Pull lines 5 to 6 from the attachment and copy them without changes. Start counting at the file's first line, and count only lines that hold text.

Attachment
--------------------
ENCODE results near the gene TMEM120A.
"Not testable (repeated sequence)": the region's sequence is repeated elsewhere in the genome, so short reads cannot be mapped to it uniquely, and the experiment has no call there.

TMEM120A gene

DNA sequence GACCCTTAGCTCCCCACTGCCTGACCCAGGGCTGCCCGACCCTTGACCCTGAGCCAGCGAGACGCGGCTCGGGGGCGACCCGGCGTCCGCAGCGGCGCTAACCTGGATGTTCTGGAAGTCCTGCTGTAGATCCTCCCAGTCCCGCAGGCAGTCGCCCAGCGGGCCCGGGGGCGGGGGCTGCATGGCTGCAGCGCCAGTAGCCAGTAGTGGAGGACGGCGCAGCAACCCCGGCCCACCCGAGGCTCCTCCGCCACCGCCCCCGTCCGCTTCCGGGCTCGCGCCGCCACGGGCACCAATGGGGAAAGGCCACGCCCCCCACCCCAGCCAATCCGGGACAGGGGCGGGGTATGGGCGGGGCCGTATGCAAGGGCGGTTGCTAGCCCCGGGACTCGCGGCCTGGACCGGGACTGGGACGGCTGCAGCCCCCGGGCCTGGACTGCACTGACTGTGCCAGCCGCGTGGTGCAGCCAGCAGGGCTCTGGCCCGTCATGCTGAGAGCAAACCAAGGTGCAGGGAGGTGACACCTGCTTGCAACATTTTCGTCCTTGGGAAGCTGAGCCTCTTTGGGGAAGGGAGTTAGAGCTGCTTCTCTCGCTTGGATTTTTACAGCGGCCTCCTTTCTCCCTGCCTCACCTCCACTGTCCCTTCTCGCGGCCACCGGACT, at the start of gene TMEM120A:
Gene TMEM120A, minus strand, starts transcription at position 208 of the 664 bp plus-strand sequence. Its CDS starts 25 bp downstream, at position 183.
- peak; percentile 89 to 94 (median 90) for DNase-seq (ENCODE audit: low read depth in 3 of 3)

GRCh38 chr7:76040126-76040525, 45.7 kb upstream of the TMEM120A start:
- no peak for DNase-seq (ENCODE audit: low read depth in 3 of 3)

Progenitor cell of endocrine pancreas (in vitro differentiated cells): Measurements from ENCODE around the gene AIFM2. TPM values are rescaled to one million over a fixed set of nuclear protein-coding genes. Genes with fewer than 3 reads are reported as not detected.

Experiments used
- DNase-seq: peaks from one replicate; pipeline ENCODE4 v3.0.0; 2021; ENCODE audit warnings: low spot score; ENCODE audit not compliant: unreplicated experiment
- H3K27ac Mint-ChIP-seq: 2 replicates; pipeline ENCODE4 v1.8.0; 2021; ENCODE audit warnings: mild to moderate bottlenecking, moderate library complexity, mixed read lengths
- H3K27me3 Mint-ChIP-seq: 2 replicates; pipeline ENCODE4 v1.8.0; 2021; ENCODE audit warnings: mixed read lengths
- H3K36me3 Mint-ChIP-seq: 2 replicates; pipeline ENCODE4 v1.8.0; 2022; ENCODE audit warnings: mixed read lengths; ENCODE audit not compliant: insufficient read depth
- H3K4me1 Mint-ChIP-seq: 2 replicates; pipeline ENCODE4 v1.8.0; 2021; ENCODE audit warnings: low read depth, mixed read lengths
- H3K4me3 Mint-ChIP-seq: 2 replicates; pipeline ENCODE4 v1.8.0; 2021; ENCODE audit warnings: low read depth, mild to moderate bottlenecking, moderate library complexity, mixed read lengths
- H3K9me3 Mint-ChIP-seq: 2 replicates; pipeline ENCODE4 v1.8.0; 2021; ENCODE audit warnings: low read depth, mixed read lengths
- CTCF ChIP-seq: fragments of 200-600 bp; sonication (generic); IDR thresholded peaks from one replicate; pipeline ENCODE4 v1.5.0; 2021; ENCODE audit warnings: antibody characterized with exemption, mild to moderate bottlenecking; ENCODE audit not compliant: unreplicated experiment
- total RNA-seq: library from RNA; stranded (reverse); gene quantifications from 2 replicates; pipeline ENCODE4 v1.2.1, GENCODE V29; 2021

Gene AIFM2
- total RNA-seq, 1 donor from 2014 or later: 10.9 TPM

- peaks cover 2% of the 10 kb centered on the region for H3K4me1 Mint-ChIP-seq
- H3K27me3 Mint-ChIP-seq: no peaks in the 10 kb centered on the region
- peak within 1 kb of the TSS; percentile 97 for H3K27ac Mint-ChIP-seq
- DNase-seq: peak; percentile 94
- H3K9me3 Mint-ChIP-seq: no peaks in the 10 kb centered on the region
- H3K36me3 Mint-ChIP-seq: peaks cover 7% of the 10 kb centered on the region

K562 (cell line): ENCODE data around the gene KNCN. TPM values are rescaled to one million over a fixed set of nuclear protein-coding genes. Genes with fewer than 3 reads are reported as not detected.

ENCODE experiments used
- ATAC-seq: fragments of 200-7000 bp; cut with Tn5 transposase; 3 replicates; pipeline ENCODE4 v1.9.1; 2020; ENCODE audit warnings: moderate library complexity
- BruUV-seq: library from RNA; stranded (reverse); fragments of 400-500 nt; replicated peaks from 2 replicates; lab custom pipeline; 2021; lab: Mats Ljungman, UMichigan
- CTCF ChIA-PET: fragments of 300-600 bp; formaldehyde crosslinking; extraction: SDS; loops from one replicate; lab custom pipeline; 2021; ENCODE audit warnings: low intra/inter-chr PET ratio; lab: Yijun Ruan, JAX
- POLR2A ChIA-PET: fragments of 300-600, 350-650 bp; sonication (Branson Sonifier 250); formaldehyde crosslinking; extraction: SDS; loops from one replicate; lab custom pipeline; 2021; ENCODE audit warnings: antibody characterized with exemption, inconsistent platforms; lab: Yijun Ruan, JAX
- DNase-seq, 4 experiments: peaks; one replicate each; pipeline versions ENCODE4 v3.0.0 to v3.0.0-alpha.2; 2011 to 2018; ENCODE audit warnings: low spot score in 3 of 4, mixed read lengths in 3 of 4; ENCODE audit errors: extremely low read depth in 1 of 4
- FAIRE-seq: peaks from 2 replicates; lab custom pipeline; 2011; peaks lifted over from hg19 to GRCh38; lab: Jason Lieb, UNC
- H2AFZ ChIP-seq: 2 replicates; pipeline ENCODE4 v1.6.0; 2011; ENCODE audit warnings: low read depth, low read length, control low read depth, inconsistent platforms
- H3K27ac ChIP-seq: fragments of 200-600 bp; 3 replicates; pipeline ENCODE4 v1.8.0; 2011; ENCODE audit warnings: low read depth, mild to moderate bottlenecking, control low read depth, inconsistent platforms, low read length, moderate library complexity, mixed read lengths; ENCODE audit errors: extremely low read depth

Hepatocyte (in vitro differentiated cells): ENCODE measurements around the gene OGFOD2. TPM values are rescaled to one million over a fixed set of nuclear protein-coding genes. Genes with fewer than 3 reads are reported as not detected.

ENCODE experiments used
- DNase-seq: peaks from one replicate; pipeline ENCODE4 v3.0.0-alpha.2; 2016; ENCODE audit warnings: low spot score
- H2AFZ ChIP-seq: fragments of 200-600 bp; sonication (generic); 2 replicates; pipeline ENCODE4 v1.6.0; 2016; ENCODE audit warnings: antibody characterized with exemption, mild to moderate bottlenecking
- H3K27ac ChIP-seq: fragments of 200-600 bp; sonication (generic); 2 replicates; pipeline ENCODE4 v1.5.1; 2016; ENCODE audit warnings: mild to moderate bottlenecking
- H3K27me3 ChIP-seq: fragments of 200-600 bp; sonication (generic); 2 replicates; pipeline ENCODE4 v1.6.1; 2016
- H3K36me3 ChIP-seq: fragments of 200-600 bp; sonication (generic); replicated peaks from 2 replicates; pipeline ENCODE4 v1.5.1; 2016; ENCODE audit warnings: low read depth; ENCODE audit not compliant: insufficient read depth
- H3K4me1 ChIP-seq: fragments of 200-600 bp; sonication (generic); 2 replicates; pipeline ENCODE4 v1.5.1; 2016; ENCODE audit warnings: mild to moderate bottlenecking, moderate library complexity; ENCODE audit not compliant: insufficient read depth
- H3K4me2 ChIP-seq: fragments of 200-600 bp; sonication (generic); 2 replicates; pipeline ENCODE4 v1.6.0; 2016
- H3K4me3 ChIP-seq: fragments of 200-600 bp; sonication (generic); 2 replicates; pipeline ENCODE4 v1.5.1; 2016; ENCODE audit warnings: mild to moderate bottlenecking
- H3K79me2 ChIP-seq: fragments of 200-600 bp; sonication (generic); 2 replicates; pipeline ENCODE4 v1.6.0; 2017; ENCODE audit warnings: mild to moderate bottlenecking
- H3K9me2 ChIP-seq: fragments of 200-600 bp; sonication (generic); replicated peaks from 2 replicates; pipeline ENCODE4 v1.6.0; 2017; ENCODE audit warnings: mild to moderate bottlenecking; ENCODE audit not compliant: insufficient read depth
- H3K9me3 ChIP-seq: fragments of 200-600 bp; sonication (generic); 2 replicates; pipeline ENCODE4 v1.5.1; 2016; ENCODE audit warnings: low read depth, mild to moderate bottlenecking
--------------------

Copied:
Gene TMEM120A, minus strand, starts transcription at position 208 of the 664 bp plus-strand sequence. Its CDS starts 25 bp downstream, at position 183.
- peak; percentile 89 to 94 (median 90) for DNase-seq (ENCODE audit: low read depth in 3 of 3)